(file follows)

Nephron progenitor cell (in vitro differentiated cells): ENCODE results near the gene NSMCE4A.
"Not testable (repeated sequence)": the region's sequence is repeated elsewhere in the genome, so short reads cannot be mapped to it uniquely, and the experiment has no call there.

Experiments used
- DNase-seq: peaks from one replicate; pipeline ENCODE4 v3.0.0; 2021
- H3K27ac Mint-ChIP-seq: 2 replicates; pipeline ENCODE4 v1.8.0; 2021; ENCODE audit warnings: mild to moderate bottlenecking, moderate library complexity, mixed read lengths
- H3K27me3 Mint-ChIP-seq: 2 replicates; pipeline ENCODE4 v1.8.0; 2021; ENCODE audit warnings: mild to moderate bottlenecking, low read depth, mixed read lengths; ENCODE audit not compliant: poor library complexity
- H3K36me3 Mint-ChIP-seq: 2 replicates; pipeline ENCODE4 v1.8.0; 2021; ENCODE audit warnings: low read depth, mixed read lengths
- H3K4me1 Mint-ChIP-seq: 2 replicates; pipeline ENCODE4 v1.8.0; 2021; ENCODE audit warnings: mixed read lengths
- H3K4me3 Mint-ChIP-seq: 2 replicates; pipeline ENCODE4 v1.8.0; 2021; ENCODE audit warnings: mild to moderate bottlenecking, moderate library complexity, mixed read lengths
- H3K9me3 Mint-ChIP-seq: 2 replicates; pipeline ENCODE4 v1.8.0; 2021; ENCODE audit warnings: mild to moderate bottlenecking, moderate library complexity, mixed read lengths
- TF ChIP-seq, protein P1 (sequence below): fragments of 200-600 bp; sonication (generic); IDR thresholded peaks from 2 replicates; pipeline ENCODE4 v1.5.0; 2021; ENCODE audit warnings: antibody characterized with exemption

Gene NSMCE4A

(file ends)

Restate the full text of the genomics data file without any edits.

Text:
Nephron progenitor cell (in vitro differentiated cells): ENCODE results near the gene NSMCE4A.
"Not testable (repeated sequence)": the region's sequence is repeated elsewhere in the genome, so short reads cannot be mapped to it uniquely, and the experiment has no call there.

Experiments used
- DNase-seq: peaks from one replicate; pipeline ENCODE4 v3.0.0; 2021
- H3K27ac Mint-ChIP-seq: 2 replicates; pipeline ENCODE4 v1.8.0; 2021; ENCODE audit warnings: mild to moderate bottlenecking, moderate library complexity, mixed read lengths
- H3K27me3 Mint-ChIP-seq: 2 replicates; pipeline ENCODE4 v1.8.0; 2021; ENCODE audit warnings: mild to moderate bottlenecking, low read depth, mixed read lengths; ENCODE audit not compliant: poor library complexity
- H3K36me3 Mint-ChIP-seq: 2 replicates; pipeline ENCODE4 v1.8.0; 2021; ENCODE audit warnings: low read depth, mixed read lengths
- H3K4me1 Mint-ChIP-seq: 2 replicates; pipeline ENCODE4 v1.8.0; 2021; ENCODE audit warnings: mixed read lengths
- H3K4me3 Mint-ChIP-seq: 2 replicates; pipeline ENCODE4 v1.8.0; 2021; ENCODE audit warnings: mild to moderate bottlenecking, moderate library complexity, mixed read lengths
- H3K9me3 Mint-ChIP-seq: 2 replicates; pipeline ENCODE4 v1.8.0; 2021; ENCODE audit warnings: mild to moderate bottlenecking, moderate library complexity, mixed read lengths
- TF ChIP-seq, protein P1 (sequence below): fragments of 200-600 bp; sonication (generic); IDR thresholded peaks from 2 replicates; pipeline ENCODE4 v1.5.0; 2021; ENCODE audit warnings: antibody characterized with exemption

Gene NSMCE4A